Thriller | Frederick Forsyth | The Cobra
Frederick Forsyth has been writing bestsellers since around the time I learned to read. The first of these was the paradigmatic The Jackal. The Cobra is possibly the first time he has reused characters, so in a way, it's a sequel to The Avenger. For reasons that I cannot tell you for fear of spoilers, it is, let me say, unlikely that there will be another sequel in the series.
In The Avenger, Cal Dexter, a small-town lawyer, is actually a bounty hunter, who is out hunting an evil villain, whom Paul Devereux, a spook, is trying to protect, so that he (Paul) can use him (evil villain) to get at an even bigger villain.
In the sequel, Devereux is tasked by the President of the USA to finish the cocaine business once and for all. Surprisingly to everyone except himself, he decides to pull in Cal Dexter as his right hand man.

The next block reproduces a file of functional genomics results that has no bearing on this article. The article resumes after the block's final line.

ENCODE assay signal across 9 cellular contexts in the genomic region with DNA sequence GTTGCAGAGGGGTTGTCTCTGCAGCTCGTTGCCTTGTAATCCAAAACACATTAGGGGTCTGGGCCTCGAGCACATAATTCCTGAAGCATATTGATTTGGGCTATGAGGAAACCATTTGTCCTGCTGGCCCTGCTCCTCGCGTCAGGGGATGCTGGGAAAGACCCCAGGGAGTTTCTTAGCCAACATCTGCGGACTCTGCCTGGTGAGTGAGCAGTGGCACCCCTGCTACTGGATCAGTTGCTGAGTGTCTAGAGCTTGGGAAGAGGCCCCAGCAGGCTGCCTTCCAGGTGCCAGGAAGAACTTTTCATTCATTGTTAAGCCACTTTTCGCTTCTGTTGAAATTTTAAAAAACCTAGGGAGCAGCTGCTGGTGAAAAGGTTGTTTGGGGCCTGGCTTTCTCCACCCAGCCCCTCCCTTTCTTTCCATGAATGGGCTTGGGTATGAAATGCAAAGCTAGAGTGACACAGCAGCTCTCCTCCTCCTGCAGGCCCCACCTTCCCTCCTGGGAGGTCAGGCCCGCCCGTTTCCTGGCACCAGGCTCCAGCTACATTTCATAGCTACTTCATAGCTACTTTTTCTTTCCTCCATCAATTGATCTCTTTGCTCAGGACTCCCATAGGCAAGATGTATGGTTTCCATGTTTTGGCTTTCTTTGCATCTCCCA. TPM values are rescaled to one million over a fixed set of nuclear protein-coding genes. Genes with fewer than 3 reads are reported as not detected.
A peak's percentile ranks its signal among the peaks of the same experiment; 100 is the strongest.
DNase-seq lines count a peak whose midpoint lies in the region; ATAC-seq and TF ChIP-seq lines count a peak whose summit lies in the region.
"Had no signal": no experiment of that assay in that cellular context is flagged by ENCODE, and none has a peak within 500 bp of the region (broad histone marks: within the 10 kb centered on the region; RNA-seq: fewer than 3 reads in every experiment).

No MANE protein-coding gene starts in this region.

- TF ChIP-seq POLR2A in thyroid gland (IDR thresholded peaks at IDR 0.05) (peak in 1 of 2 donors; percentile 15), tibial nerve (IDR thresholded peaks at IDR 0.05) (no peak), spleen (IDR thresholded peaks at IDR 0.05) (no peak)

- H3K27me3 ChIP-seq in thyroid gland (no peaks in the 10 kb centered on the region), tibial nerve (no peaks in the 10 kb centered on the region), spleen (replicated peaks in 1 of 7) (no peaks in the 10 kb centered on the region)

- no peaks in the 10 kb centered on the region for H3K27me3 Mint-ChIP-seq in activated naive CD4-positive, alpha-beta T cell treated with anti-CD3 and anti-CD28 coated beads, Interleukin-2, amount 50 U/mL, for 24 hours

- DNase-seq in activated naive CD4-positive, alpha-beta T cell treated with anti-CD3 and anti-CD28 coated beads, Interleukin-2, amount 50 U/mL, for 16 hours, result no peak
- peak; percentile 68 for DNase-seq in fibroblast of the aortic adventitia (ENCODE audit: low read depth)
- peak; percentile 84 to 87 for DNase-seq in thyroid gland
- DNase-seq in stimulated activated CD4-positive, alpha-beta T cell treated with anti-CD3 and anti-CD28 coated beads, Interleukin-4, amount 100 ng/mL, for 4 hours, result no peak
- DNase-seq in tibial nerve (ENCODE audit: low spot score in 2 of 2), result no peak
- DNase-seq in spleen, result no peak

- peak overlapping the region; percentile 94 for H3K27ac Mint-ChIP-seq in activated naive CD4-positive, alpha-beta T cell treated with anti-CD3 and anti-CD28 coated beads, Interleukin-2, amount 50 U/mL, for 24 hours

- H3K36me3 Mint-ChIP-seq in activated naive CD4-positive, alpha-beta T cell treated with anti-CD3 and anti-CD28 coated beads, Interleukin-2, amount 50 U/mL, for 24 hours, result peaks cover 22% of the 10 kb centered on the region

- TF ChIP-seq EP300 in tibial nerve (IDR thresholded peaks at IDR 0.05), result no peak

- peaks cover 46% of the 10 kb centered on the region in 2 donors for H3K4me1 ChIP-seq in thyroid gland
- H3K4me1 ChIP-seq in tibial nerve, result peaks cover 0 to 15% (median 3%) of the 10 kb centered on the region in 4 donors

F Forsyth's books are nothing if not meticulously researched. As the story proceeds towards its breathtakingly unexpected end, you can't but help being drawn in, believing that, yes, in fact the cocaine trade can be stamped out like this, and the people in the story are doing just that. It's a bit of a shame to come to the end and realise that cocaine is coming along just fine after all.
There are writers like James Patterson and Patricia Cornwell who take you down to the grisly details of what the villains do. Forsyth is more sparing, and gives only enough to let you understand the characters, but stops just short of enough to send you running for the toilet. (It's going to be a long time before I read another J Patterson book for adults, or one by P Cornwell. I'm getting more squeamish the older I get).
Altogether, a fairly satisfying book and a vicarious look at what it could take to get the cocaine monkey off the addicts' backs. If only real life was as simple as a complex book plot.
Worth a read. Given that this was probably my third reread, you can believe I'm putting my eyeballs where my mouth is (uh, no, unfortunate metaphor, but you get the idea). And, yes, you should read The Avenger, too, preferably before you read this one.